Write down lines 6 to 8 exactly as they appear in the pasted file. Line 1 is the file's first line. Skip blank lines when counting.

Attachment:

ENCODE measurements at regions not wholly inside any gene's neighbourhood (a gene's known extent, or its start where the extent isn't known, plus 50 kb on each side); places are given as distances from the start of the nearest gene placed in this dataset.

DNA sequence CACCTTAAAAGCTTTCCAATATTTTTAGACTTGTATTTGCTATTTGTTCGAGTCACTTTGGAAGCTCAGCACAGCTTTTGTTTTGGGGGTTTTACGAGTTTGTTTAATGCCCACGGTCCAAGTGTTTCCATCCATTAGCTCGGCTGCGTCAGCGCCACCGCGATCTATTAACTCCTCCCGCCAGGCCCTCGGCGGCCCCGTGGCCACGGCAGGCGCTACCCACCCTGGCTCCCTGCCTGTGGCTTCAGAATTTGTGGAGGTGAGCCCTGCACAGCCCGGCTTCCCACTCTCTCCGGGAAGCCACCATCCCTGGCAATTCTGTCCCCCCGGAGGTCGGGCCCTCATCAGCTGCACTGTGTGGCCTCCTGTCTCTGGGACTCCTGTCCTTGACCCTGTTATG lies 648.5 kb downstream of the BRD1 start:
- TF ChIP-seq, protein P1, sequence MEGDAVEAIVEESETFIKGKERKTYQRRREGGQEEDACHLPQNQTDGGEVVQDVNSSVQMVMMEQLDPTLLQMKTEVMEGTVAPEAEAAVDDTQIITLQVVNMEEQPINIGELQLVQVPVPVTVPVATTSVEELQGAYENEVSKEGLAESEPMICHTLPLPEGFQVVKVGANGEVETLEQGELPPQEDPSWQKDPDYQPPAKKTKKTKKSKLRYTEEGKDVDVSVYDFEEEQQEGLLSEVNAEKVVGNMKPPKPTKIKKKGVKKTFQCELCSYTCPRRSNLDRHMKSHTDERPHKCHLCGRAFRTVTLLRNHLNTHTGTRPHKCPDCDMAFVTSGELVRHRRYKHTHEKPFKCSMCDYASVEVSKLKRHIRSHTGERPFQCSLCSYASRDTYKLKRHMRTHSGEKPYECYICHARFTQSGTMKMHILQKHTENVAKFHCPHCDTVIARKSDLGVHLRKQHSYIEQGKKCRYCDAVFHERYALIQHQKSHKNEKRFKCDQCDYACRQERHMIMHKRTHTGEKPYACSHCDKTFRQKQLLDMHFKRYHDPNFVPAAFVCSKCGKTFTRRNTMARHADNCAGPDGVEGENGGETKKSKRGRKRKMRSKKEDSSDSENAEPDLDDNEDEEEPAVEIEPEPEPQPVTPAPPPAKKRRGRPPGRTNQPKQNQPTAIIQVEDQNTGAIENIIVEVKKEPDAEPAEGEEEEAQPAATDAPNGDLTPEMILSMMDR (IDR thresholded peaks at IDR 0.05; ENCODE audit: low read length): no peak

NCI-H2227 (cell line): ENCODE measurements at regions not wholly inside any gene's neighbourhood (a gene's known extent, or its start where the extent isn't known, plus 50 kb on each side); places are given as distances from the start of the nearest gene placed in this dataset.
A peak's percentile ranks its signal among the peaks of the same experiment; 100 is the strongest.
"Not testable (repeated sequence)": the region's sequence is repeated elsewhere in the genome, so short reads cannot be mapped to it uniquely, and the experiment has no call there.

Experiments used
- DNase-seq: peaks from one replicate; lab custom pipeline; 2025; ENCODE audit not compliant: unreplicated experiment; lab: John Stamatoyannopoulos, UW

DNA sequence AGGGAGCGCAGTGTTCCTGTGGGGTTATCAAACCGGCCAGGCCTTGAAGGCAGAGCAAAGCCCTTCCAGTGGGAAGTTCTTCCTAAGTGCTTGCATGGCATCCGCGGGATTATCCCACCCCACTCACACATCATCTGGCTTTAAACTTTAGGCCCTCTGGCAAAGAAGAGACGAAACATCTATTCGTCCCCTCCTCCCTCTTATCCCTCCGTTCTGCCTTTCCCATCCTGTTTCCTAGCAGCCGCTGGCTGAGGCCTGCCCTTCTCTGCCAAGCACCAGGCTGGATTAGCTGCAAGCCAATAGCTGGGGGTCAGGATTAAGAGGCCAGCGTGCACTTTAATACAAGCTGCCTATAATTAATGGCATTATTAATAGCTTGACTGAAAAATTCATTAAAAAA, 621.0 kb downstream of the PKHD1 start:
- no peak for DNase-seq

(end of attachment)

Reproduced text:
"Not testable (repeated sequence)": the region's sequence is repeated elsewhere in the genome, so short reads cannot be mapped to it uniquely, and the experiment has no call there.

Experiments used
- DNase-seq: peaks from one replicate; lab custom pipeline; 2025; ENCODE audit not compliant: unreplicated experiment; lab: John Stamatoyannopoulos, UW